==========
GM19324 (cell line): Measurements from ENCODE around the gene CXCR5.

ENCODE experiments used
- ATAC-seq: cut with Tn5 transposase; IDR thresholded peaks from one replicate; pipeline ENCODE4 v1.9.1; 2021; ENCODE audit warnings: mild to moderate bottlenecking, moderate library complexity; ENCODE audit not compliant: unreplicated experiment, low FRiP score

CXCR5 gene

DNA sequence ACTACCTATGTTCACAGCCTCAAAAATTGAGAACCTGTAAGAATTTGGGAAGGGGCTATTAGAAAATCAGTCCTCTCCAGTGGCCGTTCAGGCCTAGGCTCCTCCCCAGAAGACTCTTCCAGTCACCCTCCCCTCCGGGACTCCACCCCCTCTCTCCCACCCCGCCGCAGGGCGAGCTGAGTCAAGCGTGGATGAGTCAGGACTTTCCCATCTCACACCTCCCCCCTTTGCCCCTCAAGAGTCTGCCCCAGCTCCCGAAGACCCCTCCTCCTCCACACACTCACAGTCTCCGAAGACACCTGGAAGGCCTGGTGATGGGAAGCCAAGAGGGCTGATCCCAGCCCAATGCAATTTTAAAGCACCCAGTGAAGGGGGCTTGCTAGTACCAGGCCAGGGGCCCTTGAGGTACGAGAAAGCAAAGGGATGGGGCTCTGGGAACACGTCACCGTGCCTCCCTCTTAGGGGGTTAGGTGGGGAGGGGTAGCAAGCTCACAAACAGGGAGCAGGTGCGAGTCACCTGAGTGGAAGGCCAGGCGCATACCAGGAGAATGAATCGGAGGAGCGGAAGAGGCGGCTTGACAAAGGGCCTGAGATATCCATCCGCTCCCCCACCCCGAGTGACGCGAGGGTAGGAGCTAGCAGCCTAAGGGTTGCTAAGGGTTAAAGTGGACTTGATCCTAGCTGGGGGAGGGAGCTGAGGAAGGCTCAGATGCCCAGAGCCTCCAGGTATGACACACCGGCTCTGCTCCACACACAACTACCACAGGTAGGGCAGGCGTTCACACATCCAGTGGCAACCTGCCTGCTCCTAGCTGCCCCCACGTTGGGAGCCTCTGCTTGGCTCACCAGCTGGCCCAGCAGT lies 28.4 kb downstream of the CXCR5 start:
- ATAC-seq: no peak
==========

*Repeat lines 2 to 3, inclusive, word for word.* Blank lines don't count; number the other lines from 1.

ENCODE experiments used
- ATAC-seq: cut with Tn5 transposase; IDR thresholded peaks from one replicate; pipeline ENCODE4 v1.9.1; 2021; ENCODE audit warnings: mild to moderate bottlenecking, moderate library complexity; ENCODE audit not compliant: unreplicated experiment, low FRiP score